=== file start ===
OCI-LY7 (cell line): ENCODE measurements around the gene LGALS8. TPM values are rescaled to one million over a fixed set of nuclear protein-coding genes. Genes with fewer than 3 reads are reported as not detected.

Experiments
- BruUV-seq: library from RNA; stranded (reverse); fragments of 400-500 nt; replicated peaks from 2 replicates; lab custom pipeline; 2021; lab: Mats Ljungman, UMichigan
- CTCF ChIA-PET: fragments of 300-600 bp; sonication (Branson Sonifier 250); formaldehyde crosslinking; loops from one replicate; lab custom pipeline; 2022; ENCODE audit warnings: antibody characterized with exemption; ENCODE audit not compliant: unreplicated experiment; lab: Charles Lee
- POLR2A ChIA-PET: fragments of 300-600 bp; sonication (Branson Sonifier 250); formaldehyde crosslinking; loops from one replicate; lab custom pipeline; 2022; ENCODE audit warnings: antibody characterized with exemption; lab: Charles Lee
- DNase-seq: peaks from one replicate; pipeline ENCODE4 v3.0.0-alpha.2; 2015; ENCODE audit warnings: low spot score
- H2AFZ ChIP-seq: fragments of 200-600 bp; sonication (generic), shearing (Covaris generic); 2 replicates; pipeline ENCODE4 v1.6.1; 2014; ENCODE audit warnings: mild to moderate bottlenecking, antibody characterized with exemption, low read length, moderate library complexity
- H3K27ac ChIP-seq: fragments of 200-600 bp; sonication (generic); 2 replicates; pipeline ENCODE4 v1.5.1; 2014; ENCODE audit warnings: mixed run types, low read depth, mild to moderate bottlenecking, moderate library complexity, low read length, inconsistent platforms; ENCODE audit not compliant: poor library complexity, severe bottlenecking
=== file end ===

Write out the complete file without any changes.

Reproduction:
OCI-LY7 (cell line): ENCODE measurements around the gene LGALS8. TPM values are rescaled to one million over a fixed set of nuclear protein-coding genes. Genes with fewer than 3 reads are reported as not detected.

Experiments
- BruUV-seq: library from RNA; stranded (reverse); fragments of 400-500 nt; replicated peaks from 2 replicates; lab custom pipeline; 2021; lab: Mats Ljungman, UMichigan
- CTCF ChIA-PET: fragments of 300-600 bp; sonication (Branson Sonifier 250); formaldehyde crosslinking; loops from one replicate; lab custom pipeline; 2022; ENCODE audit warnings: antibody characterized with exemption; ENCODE audit not compliant: unreplicated experiment; lab: Charles Lee
- POLR2A ChIA-PET: fragments of 300-600 bp; sonication (Branson Sonifier 250); formaldehyde crosslinking; loops from one replicate; lab custom pipeline; 2022; ENCODE audit warnings: antibody characterized with exemption; lab: Charles Lee
- DNase-seq: peaks from one replicate; pipeline ENCODE4 v3.0.0-alpha.2; 2015; ENCODE audit warnings: low spot score
- H2AFZ ChIP-seq: fragments of 200-600 bp; sonication (generic), shearing (Covaris generic); 2 replicates; pipeline ENCODE4 v1.6.1; 2014; ENCODE audit warnings: mild to moderate bottlenecking, antibody characterized with exemption, low read length, moderate library complexity
- H3K27ac ChIP-seq: fragments of 200-600 bp; sonication (generic); 2 replicates; pipeline ENCODE4 v1.5.1; 2014; ENCODE audit warnings: mixed run types, low read depth, mild to moderate bottlenecking, moderate library complexity, low read length, inconsistent platforms; ENCODE audit not compliant: poor library complexity, severe bottlenecking